By Andrea Bellew
“Almost, Maine” played on a great trifecta – laughter, sadness and hope—all at the same time. Not only was the play amazing, but the stage setting was superb too; it was well-crafted and worked with the limited space and scene changes well. The lighting accentuated the painted snow and mountains in the background very well and the continuity of scenes ending on light displays that looked like the aurora borealis was a nice touch.
The play was set up like a movie that has tons of actors in which each character’s story is shown and they are all somehow connected – like the movie “Valentine’s Day.” Each scene brought out different couples of all sorts on a chilly winter night, all of whom were from the fictional unorganized territory of Almost, Maine. It was all very interesting, but it lacked the resolution I was craving. With so many couples I only got to see snippets when I really wanted to see how some of the couples turned out.
The couples went through many of the cliché stories of love, romance and attraction, but with an Almost flair that was both real and hilariously unreal. They were all fairly predictable, but I, and the audience, judging by the laughter that rang in every scene, found them highly amusing just because they were playing on the predictability of those situations. I would not describe any of the scenes as boring, and, despite the predictability, there were still touching moments to behold, such as when Hope (Sophmore Ariel Wren) stared at Daniel’s (Sophmore Braden Bocard) closed door to finally say yes to marrying him even though he was taken.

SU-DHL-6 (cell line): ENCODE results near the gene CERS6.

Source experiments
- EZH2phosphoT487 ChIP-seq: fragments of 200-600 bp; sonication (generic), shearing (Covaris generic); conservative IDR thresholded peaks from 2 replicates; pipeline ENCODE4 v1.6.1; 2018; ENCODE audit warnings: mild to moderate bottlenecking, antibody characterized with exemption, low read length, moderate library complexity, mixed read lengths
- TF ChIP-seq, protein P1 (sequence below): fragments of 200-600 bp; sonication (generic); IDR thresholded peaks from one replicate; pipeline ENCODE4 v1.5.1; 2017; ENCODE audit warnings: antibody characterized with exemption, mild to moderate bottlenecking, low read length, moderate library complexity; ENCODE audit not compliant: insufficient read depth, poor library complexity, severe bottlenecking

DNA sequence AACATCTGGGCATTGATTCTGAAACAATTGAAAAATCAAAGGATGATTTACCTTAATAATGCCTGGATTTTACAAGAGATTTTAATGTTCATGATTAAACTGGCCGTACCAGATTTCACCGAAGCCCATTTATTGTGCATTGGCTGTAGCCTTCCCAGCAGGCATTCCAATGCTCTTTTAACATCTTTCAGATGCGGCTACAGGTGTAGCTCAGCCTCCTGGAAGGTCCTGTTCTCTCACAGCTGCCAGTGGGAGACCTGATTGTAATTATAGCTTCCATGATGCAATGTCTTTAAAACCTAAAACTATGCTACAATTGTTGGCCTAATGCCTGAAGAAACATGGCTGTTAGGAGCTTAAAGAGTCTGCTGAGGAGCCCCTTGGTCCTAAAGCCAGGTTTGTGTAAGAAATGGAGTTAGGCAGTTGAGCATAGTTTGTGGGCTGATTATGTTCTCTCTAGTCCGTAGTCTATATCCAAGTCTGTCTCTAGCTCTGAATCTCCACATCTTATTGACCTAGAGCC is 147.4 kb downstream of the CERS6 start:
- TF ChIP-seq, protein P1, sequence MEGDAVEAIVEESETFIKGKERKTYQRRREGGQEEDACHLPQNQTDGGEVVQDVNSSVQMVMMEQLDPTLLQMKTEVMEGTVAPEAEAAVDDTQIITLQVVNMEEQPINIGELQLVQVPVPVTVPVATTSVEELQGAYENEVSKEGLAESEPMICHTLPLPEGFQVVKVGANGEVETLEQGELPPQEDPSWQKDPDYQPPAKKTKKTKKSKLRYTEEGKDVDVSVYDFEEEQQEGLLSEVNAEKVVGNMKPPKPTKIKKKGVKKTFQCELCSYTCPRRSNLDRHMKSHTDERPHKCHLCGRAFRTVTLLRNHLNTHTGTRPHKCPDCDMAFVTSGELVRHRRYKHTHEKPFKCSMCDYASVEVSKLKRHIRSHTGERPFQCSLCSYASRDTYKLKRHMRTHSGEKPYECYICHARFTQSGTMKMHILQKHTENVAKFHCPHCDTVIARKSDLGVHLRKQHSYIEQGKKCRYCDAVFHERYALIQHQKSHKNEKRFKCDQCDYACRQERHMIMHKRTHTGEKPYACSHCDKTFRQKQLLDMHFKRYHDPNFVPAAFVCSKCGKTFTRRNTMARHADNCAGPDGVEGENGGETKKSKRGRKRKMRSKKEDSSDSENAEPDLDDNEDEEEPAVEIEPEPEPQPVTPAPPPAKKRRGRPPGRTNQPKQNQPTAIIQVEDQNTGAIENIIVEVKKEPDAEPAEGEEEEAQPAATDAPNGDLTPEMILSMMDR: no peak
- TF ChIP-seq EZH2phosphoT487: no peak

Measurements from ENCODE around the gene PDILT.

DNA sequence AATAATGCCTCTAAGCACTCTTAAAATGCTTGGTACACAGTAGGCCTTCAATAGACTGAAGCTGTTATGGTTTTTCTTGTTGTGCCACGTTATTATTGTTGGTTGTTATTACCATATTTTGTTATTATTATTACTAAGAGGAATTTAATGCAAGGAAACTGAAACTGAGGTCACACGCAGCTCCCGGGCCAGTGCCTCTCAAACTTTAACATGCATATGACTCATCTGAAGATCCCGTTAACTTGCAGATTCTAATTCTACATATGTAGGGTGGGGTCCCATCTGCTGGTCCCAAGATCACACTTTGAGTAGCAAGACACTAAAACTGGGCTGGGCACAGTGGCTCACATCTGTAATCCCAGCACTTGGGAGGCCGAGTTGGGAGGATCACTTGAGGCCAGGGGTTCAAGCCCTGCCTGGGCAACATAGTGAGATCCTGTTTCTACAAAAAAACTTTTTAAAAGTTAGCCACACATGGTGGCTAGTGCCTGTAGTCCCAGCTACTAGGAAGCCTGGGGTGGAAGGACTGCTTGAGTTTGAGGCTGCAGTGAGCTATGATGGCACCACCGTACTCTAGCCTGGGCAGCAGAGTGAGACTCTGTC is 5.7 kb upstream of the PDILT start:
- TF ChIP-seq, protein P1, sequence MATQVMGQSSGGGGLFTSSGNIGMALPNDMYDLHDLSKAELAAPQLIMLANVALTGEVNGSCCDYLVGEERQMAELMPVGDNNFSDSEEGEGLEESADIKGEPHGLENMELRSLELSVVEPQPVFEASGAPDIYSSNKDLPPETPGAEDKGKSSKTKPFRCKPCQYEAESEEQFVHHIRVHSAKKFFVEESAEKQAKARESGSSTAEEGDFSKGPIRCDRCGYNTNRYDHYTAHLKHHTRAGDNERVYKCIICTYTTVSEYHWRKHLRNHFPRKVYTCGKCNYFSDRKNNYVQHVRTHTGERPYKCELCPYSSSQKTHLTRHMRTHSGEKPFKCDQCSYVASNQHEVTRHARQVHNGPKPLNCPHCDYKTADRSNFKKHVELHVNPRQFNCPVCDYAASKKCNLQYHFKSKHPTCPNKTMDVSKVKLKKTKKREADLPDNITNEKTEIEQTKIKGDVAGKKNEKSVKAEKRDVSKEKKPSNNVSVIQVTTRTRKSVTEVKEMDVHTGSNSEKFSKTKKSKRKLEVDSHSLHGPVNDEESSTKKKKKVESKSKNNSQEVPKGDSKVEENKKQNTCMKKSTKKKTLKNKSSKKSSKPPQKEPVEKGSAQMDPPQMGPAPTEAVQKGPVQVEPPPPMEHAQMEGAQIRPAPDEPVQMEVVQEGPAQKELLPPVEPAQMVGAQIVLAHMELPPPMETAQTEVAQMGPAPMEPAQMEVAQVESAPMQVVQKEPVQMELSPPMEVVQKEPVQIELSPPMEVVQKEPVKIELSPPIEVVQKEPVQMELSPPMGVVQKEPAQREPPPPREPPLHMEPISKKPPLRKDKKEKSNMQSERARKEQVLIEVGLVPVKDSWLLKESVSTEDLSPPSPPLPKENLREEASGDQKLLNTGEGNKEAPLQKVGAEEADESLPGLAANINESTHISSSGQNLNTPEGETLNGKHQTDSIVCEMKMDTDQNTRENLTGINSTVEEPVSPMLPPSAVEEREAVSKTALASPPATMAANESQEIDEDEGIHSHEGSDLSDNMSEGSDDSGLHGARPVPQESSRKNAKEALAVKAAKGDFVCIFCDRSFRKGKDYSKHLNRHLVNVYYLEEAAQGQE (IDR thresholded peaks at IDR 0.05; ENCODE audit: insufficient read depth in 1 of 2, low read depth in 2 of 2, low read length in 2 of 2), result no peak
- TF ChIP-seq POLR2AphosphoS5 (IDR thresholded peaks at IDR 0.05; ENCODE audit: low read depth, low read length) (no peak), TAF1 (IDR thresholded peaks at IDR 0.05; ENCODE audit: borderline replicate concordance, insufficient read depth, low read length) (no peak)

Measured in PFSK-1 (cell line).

Some of the funniest moments stemmed from the most unbelievable parts. Glory (Freshman Jennie Richardson) and East (Sophmore Jacob Townson) fretted over Glory’s literally broken heart; she carried it in a bag and had to get an artificial one to take its place. Randy (Sophmore Alex Caudill) and Chad (Ethan Smith) were actually falling on the ground as they fell in love with each other. Lendall (Freshman Cory Parr) and Gayle (Sophomore Taylor Dillon) were gathering up all the love they had given each other so they could give it back.
Altogether it was a funny, sometimes heart wrenching, but mostly light-hearted play about all of the things that can go right or wrong with love. It was a nice escape from the real world. “Jeezum crow” it was good, as someone from Almost would say!